When producing a notebook with both code and text, I often end up with pieces of code, or even entire chapters, that I don't want to be shown on the final output.

I generally hide or close them by hand, but this is time consuming, susceptible of error, and leaves big white spaces everywhere.

I'm searching for a way of, by tagging a cell or entire chapter (a "group head") as confidential, on the moment of the printing its content is substituted by a "content removed" warning cell (if possible, a different warning for a list of different tags that are included in the search).

Don't know if it can be managed on a style sheet specification (something that I know very little of) or just code (on a MMA theme that I also know very little), or both. I don't mind that a “cleaned” replica of my notebook is temporally generated, just for the printing formatting.


3 Answers 3


Here is a starting point, which people with palette creation experience could expand on to create a "one click" solution. First, my setup:

File number 1: "confidential.nb" with two sections and two text cells. I selected the entire first section and hit CTRL+J to bring up the cell tags:

Mathematica graphics

I added the tag "Confidential" to all of the cells. This is what it looks like:

Mathematica graphics

I then created a second notebook "confidential-purge.nb" with the following. First, open the notebook silently (Visible->False).

nb = NotebookOpen[
  FileNameJoin[{NotebookDirectory[], "confidential.nb"}], 
  Visible -> False]

Translate the NotebookObject into an expression that can be manipulated, and replace every non-section occurance of a cell with the "Confidential" tag with some arbitrary text:

nbConf = NotebookGet[nb] /. 
   Cell[t_, a_, b___, CellTags -> "Confidential", c___] /; 
     a =!= "Section" :> 
    Cell["CONFIDENTIAL", a, b, CellTags -> "Confidential", c];

Save the output to a file:

NotebookPrint[nbConf, FileNameJoin[{NotebookDirectory[], "test.pdf"}]]

The result:

Mathematica graphics

Now, I'm sure this won't work in all cases, but perhaps will serve as a starting point.


I haven't figured out how to add a "Content Removed" label or to hide entire groups of cells, but you can use Style Sheets and the Printout environment to at least automatically Close cells with the style "Confidential" while printing.

With this method I think you would need to have a different Confidential style for each cell type (code, text, etc.) that you intend to use. Here is a simple example with only one.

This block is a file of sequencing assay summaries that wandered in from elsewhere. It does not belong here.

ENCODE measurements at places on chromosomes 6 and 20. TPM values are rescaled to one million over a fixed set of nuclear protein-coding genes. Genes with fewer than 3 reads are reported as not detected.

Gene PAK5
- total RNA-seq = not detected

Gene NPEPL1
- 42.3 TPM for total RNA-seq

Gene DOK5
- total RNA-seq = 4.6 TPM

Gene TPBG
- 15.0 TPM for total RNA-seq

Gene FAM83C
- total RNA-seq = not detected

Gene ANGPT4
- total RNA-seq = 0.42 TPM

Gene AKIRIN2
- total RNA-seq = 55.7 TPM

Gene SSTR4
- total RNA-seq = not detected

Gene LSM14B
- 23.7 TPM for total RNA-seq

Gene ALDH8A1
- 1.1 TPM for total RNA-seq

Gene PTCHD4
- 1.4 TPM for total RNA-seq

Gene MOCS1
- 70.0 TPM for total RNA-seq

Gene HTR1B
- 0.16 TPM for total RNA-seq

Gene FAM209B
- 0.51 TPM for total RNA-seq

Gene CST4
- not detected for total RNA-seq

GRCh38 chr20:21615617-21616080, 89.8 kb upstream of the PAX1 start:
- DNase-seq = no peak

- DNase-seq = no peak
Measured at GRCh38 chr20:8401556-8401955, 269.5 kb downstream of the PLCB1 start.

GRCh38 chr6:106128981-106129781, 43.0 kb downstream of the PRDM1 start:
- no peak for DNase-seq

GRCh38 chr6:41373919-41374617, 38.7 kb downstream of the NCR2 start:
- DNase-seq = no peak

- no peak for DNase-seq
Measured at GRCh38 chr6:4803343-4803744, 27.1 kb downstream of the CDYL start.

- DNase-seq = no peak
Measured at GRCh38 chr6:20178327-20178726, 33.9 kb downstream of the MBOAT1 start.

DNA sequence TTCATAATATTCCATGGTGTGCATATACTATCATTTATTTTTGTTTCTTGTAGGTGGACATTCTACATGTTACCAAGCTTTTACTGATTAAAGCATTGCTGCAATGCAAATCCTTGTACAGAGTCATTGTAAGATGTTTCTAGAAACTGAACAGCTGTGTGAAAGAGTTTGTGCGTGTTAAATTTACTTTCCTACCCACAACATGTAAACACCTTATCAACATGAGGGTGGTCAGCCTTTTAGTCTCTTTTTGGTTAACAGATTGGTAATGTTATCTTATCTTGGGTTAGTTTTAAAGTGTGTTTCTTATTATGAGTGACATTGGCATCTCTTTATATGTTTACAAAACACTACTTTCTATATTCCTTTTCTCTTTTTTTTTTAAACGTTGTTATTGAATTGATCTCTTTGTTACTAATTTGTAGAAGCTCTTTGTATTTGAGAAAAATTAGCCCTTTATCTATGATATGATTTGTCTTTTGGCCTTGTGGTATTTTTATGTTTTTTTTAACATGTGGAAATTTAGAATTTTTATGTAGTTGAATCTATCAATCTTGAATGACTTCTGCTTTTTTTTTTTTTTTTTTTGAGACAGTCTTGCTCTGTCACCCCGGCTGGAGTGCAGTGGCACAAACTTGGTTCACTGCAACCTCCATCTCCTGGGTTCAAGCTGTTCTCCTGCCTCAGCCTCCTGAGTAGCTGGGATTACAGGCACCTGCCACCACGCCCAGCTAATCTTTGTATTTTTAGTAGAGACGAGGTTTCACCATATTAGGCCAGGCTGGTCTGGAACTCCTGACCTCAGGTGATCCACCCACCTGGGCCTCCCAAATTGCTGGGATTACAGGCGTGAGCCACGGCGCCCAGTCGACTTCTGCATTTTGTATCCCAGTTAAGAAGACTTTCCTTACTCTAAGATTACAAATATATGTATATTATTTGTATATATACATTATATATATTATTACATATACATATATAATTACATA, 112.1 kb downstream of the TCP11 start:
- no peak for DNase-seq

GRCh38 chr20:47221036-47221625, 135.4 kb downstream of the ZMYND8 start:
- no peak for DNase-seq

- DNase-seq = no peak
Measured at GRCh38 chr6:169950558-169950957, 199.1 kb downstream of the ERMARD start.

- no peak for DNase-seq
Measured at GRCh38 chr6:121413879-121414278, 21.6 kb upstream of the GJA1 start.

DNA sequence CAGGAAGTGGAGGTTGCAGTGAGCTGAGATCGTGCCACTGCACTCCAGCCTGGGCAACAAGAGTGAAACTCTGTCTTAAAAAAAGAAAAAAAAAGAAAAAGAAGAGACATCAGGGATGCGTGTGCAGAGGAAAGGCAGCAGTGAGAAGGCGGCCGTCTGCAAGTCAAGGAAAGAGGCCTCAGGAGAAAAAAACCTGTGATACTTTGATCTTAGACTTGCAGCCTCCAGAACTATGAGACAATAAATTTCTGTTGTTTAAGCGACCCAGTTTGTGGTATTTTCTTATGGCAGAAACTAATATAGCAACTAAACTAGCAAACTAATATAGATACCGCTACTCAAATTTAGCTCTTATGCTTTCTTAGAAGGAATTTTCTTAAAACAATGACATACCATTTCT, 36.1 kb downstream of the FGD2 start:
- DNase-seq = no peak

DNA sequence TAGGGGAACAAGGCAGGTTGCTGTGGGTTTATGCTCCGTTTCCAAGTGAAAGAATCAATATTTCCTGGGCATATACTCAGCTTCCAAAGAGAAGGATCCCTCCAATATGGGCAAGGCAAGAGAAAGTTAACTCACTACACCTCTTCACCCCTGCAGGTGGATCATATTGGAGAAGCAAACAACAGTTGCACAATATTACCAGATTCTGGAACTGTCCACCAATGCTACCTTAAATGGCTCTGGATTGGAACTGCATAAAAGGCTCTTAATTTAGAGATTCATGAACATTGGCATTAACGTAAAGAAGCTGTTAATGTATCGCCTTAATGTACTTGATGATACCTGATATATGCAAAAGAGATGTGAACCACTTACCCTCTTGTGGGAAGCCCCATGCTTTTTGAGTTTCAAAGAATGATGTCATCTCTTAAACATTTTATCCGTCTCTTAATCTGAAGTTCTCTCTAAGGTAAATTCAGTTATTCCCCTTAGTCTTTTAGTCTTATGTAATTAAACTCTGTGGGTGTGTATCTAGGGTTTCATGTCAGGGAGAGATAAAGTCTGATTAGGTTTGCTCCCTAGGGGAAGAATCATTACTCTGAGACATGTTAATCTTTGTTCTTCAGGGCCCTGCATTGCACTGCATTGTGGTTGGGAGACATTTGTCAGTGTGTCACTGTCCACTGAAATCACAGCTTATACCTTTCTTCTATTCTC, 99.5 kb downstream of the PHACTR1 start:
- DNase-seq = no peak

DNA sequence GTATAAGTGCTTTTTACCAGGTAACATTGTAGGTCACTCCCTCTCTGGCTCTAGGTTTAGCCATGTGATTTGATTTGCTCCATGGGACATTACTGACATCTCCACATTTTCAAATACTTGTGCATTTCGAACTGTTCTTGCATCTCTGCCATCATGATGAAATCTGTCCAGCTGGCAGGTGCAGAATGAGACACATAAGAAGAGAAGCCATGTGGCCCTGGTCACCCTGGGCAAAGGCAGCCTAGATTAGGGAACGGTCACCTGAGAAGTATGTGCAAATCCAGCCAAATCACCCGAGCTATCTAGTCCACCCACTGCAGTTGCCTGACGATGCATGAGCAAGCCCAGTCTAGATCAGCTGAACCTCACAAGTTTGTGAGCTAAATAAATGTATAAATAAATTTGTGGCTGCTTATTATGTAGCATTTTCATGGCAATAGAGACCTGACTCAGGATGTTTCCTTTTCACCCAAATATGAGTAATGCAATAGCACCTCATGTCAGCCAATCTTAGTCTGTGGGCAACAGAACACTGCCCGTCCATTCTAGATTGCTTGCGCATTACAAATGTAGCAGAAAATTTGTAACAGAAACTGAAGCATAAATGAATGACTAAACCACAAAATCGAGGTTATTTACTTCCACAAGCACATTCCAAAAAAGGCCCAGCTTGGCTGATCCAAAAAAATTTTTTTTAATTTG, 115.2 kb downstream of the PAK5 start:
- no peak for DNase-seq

From a new Notebook I choose Format > Edit Stylesheet... and add these two cells:


Cell[StyleData["Confidential", "Printout"],

Then in the main Notebook I create two cells, one Text and the other Confidential:

Mathematica graphics

Upon changing the Screen Environment to Printout (under the Format menu) I see:

Mathematica graphics


I thought I'd add an answer to this even though it already has a perfectly good one, because I have a potentially easier way to answer the poster's original question which I've used for many of my own things.

I think this is undocumented, but all the *Margins options cal be negative, in which case they just occlude the cell. We can use this in two different ways here. First, if we want to make it seem as if there is really no cell, we can do the following:

 FontColor -> None,
 Background -> None,
 CellFrame -> None,
 CellFrameLabels -> None,
 CellSize -> {1, 1},
 CellMargins -> -100,
 CellFrameMargins -> -100

This makes the cell disappear altogether in "Printout" style and hence in any printed document. I unset the FontColor, Background, and CellFrame just as an added precaution. The CellFrameMargins argument is still necessary for things like InitializationCells which have a permanent background in 11.0 and so we need to push the frames beyond the possible size that the background enforces.

If we want to add a "Content Removed" warning, we can do this via CellFrameLabels and negative values for the CellFrameLabelMargins:

 FontColor -> None,
 Background -> None,
 CellFrame -> None,
 CellSize -> {1, 1},
 CellMargins -> 0,
 CellFrameLabels -> 
     {Cell["Content Removed", FontColor -> Red], None},
     {None, None}
 CellFrameMargins -> {{-10000, -10000}, {0, 0}},
 CellFrameLabelMargins -> {{-500, 0}, {0, 0}},

Note that for InitializationCells the gray background will still appear unless that's changed at the style or cell level. That styling clearly has a higher precedence than these.

You'll notice the ludicrous CellFrameMargins which are there so that any content that could have been displayed will be pushed off screen and so the height of the cell is just the height of the content warning.

Here's an example of that for "Code" cells.

In Working style environment:

Working style

In Printout style environment:

Printout stlye

The nice thing is that this can be done just at the stylesheet level rather than having to deal with any post processing.

A second application of this technique

In papers it's generally useful to have graphics inset to the right / left of a block of text. I was able to get this to work cleanly and simply using this technique by defining (Right|Left)Figure and (Right|Left)FigureText cells with different behavior in Working and Printout modes.

Here's an example.

In working style it's just standard edit mode:

Working mode

In printout it collapses down to become a single line:


It's not perfect (I did it to see if I could, really), but it's an example of how this idea could be built upon.


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